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Those Apple ads with the Windows dweeb and the hip Mac geek may be entertaining but they're grossly misleading. As a relatively knowledgeable engineer responsible for software development in my day gig, I can tell you Apple is being quite charitable about the Vista experience. The actual experience? FAR WORSE. Here's one geek's journey through computing hell and back.

Every Bad Journey Begins with That First Bad Step

The journey began because of another maddening aspect of consumer electronics today -- Moore's Law obsolescence and chincy manufacturing. I had a three year old Compaq computer I used as a LINUX box for both work and home "experiments." About a week ago, the box began randomly locking up -- a classic sign of a memory problem considering no new software had been added in months. Sure enough, I ran the extended memory tests included in the startup BIOS which confirmed memory problems.

No bigee. I'll just open that puppy up, get the EXACT part number off the memory DIMM to order a replacement. Hmmmm. Lots of power cables and disk drive cables all cramped around the DIMM slot. Lemme just disconnect the CPU fan to move that cable out of the way and that DIMM will come right out. The fan just clicks on the CPU then uses levers to firmly press it against the chip for good heat transfer. Just lift those levers up... CRACK. One of the clips attached to the mother board that gives the fan something to pull against breaks. Now the fan only has one side of its attachment mechanism.

No problem. CPU fans are a $30 item. Just google the Cooler Master brand, check their website for the part number and order a replacement.

Only Cooler Master doesn't make that exact fan anymore. Three years is so three years ago in the fast changing high-tech world of FANS. Now a decision has to be made.

A) Spending hours on the Internet trying to find another fan that can work with the special Intel 478 socket style used on the motherboard, spend $30 on that plus $60-70 on the memory DIMM and drop $90 plus several hours on a three year old machine


B) Start over with a new machine that only costs $500? Surely picking up a new machine at the local big box and spending an hour moving the hard drive would be quicker than ordering the parts on line, waiting a few days for the parts, then trying to get the work done in an evening after work later in the week.

I went with a new computer. A short amount of searching turned up a relatively speedy Compaq with a 3.2 GHz Pentium 4 with 1GB of memory, a 160 GB hard drive, a combined CD-RW/DVD+RW drive and none of the extra video hardware that would be needed for a box used primarily for web development. I go to my nearby big box retailer and score one for $475. (The unit it replaced cost about $700 for a 2.66GHz processor three years ago.)

Vista or Precipice?

OK, now with the new system home, another choice has to be made. The unit came with Vista Home Basic "installed". Again, my main goal is to use the box for LINUX so I won't run Windows on it on a regular basis however….

…My work DOES involve testing web applications from a variety of browsers and operating systems so it wouldn't hurt to have some flavor of Vista box at least available, right?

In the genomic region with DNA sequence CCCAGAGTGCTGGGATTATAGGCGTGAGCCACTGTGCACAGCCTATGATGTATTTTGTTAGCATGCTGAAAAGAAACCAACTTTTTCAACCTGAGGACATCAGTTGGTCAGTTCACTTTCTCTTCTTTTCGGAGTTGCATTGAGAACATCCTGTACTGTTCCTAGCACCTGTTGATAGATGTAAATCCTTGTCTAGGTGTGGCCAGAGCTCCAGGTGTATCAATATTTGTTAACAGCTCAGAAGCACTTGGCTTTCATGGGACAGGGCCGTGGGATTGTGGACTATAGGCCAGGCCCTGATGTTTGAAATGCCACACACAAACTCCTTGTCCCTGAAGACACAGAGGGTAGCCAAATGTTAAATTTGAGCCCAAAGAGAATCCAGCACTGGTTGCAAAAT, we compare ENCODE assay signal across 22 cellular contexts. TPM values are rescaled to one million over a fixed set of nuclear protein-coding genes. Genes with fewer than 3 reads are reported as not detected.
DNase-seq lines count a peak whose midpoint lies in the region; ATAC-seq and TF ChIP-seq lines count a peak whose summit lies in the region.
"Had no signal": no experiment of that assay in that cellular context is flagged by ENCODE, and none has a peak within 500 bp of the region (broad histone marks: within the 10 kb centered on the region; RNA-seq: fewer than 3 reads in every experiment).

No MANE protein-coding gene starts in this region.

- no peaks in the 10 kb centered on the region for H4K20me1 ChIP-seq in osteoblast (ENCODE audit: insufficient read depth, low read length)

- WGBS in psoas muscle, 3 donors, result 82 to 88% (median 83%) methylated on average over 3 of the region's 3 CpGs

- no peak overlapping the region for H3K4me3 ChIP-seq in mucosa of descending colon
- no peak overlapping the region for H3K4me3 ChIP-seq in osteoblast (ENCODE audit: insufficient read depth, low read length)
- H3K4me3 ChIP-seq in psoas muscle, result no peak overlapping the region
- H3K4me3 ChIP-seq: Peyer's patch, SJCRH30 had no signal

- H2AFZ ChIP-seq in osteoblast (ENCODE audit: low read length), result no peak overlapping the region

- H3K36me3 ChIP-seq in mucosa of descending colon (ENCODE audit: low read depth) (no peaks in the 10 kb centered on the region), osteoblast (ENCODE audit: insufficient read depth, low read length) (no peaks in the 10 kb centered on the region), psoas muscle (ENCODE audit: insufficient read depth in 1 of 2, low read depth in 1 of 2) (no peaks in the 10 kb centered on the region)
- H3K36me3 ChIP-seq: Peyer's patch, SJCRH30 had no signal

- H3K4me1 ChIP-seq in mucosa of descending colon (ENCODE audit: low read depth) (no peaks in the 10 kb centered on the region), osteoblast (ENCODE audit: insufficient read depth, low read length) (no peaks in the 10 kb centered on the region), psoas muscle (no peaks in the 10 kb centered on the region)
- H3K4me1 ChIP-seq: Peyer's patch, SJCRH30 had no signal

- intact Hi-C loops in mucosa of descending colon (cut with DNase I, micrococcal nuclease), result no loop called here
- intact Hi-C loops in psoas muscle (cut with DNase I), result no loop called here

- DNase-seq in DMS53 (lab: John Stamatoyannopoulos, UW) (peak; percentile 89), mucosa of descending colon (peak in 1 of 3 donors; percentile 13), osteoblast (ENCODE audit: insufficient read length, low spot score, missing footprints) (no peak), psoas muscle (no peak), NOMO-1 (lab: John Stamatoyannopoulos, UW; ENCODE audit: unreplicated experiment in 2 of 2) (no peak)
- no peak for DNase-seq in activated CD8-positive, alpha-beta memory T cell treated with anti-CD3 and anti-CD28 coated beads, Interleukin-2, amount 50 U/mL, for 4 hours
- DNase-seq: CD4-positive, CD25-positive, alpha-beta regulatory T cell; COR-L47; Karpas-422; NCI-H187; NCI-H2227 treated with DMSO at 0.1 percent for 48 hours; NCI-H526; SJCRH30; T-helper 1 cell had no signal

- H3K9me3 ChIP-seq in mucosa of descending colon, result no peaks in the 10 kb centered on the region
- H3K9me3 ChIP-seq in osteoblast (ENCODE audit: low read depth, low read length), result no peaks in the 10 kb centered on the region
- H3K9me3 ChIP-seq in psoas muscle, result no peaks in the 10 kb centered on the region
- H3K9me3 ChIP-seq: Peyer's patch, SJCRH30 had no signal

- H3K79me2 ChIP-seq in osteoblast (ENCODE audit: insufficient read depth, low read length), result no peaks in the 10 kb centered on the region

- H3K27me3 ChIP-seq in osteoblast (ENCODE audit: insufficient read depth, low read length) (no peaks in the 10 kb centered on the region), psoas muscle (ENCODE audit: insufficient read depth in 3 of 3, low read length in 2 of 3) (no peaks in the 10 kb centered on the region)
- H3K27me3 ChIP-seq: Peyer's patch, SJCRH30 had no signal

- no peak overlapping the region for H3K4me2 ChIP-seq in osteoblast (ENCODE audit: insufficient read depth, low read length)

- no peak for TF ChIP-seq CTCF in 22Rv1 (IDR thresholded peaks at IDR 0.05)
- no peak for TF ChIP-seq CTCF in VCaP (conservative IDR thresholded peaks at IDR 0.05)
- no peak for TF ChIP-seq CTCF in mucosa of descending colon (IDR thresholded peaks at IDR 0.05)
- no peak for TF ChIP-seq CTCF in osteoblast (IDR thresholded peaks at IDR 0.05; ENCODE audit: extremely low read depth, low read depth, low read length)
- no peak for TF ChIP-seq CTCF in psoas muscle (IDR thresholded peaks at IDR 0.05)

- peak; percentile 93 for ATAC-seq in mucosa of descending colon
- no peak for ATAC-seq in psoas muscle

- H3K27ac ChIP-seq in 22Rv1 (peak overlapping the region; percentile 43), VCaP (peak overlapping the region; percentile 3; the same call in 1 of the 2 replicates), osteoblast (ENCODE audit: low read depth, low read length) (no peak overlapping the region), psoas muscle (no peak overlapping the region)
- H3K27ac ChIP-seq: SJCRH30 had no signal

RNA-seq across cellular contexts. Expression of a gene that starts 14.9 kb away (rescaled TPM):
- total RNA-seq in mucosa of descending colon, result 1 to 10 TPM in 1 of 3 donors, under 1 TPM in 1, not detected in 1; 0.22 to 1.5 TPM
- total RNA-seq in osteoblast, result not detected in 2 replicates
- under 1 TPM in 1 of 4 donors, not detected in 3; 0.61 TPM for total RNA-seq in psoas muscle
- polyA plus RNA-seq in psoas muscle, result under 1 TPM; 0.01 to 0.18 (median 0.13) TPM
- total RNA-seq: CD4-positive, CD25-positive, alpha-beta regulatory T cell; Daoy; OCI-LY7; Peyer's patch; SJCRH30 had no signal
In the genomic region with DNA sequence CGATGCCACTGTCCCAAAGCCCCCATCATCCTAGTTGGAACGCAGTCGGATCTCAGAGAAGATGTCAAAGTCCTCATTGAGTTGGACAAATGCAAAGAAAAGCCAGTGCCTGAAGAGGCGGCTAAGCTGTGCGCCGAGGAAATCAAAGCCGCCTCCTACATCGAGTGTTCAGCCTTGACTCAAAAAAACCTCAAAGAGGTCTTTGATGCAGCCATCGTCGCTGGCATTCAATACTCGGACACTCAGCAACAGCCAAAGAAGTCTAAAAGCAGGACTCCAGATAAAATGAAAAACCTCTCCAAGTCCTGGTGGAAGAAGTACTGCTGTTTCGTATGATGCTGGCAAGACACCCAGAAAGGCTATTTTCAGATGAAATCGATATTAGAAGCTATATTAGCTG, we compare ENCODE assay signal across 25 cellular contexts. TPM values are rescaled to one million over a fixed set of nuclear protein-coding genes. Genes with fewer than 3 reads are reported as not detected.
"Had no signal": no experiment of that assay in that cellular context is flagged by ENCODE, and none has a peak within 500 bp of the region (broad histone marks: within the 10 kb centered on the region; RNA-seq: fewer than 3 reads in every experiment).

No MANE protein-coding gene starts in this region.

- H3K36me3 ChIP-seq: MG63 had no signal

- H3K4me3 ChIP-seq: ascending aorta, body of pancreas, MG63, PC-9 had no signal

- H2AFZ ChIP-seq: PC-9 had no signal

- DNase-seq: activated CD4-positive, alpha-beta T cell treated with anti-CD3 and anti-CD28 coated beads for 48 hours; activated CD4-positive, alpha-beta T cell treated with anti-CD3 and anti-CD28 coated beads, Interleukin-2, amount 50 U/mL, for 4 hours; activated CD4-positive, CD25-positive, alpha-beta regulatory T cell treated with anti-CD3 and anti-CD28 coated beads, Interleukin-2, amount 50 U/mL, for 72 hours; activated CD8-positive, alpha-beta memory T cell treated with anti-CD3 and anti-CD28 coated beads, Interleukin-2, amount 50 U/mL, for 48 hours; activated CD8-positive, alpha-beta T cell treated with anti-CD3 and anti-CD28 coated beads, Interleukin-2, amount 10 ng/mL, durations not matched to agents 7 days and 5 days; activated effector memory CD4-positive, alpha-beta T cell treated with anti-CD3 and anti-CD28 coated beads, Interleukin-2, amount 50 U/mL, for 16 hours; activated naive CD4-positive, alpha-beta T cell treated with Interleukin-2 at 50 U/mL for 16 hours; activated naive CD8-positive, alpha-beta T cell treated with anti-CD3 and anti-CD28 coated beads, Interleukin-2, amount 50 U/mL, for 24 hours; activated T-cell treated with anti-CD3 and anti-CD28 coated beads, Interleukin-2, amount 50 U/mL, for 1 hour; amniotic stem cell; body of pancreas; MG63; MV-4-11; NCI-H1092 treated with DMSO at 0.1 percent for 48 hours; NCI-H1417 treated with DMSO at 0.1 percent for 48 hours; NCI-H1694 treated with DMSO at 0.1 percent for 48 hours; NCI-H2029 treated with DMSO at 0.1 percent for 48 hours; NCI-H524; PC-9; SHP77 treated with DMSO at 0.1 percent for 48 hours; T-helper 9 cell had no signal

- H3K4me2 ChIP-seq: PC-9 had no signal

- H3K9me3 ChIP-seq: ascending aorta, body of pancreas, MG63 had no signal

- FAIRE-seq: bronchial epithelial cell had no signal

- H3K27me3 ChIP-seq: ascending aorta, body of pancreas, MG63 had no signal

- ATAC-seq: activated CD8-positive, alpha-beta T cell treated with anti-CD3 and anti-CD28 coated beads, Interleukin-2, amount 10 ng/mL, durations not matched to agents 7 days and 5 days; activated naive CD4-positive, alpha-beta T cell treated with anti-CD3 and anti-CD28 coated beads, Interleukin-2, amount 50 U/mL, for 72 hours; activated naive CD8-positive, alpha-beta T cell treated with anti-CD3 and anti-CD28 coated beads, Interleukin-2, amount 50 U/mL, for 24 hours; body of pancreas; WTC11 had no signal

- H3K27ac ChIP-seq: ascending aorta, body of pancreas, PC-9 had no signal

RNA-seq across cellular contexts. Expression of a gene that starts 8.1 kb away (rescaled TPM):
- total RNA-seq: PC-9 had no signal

I make the fateful decision to complete the installation of Vista and register it.

Now for a few sidebar comments before diving into the real story…

* Vista comes "pre-loaded" on virtually every PC sold to consumers in big box stores
* "pre-loaded" does not mean ready to run
* "pre-loaded" does not mean you get a copy of CD or DVD media as re-install disks
* it is now normal for consumers to have to burn their own backup media
* systems come with software that allows backup media to be burned exactly ONCE

Knowing that many consumers have had interesting (in the Chinese sense of being cursed to live an interesting life…) experiences upgrading old PCs to Vista, I thought it would be useful to take notes during a "clean" Vista install on a new out-of-the-box PC.

If you're still reading at this point, it's important to note the experience below is from the perspective of someone who

1) UNDERSTANDS everything the system is doing during the process,
2) UNDERSTANDS why it thinks it needs to do it and
3) UNDERSTANDS what to look out for

In other words, I have very low expectations and a great deal of familiarity with the problem. This is NOT the situation for the average consumer. I simply cannot imagine how frustrating the experience would be for an average customer without someone to guide them through it. On a BRAND NEW PC out of the box!

Here's my tale of woe…

4:20pm -- power the unit on for the first time - accept the License and begin installing Vista
4:25pm to 4:29pm -- "checking system performance"
4:29pm -- the login page is shown for the first time - I build a single user named "admin"
4:33pm -- various Compaq/HP ads and support information displayed
4:35pm -- finished registering the computer with HP
4:36pm -- the system begins "personalizing" itself (I haven't given it any preferences)
4:37pm -- the very first message shown by the system after reaching the Start menu and desktop for the first time is: "Check Your System Security -- there are multiple security problems with your computer"